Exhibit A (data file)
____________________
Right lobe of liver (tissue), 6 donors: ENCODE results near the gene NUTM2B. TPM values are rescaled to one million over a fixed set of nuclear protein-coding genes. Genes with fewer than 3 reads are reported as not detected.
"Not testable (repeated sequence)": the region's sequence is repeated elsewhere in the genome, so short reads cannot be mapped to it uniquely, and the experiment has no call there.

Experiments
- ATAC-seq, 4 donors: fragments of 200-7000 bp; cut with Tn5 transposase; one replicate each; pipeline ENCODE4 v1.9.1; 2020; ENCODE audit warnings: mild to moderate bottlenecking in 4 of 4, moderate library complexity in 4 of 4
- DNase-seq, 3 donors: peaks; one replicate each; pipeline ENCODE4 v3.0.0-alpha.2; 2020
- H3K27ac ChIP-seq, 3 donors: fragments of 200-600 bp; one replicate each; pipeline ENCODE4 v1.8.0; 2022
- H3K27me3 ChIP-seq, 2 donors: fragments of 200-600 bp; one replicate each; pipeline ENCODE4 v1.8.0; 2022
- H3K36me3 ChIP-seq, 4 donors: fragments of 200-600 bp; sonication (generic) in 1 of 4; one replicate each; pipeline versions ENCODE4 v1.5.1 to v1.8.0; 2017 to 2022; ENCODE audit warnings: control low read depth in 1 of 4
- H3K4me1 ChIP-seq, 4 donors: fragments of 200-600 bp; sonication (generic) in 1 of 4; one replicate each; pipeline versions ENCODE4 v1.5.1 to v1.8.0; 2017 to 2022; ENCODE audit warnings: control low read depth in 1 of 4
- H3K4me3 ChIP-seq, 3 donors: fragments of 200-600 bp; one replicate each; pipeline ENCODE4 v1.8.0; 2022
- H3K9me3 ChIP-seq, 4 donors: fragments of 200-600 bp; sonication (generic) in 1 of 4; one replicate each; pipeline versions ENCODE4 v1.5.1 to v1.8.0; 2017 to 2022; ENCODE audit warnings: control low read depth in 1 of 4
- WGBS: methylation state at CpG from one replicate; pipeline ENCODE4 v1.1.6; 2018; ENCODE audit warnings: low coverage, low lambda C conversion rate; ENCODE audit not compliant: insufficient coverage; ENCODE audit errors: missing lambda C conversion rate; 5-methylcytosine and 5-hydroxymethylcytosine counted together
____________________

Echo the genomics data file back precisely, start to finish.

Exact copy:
Right lobe of liver (tissue), 6 donors: ENCODE results near the gene NUTM2B. TPM values are rescaled to one million over a fixed set of nuclear protein-coding genes. Genes with fewer than 3 reads are reported as not detected.
"Not testable (repeated sequence)": the region's sequence is repeated elsewhere in the genome, so short reads cannot be mapped to it uniquely, and the experiment has no call there.

Experiments
- ATAC-seq, 4 donors: fragments of 200-7000 bp; cut with Tn5 transposase; one replicate each; pipeline ENCODE4 v1.9.1; 2020; ENCODE audit warnings: mild to moderate bottlenecking in 4 of 4, moderate library complexity in 4 of 4
- DNase-seq, 3 donors: peaks; one replicate each; pipeline ENCODE4 v3.0.0-alpha.2; 2020
- H3K27ac ChIP-seq, 3 donors: fragments of 200-600 bp; one replicate each; pipeline ENCODE4 v1.8.0; 2022
- H3K27me3 ChIP-seq, 2 donors: fragments of 200-600 bp; one replicate each; pipeline ENCODE4 v1.8.0; 2022
- H3K36me3 ChIP-seq, 4 donors: fragments of 200-600 bp; sonication (generic) in 1 of 4; one replicate each; pipeline versions ENCODE4 v1.5.1 to v1.8.0; 2017 to 2022; ENCODE audit warnings: control low read depth in 1 of 4
- H3K4me1 ChIP-seq, 4 donors: fragments of 200-600 bp; sonication (generic) in 1 of 4; one replicate each; pipeline versions ENCODE4 v1.5.1 to v1.8.0; 2017 to 2022; ENCODE audit warnings: control low read depth in 1 of 4
- H3K4me3 ChIP-seq, 3 donors: fragments of 200-600 bp; one replicate each; pipeline ENCODE4 v1.8.0; 2022
- H3K9me3 ChIP-seq, 4 donors: fragments of 200-600 bp; sonication (generic) in 1 of 4; one replicate each; pipeline versions ENCODE4 v1.5.1 to v1.8.0; 2017 to 2022; ENCODE audit warnings: control low read depth in 1 of 4
- WGBS: methylation state at CpG from one replicate; pipeline ENCODE4 v1.1.6; 2018; ENCODE audit warnings: low coverage, low lambda C conversion rate; ENCODE audit not compliant: insufficient coverage; ENCODE audit errors: missing lambda C conversion rate; 5-methylcytosine and 5-hydroxymethylcytosine counted together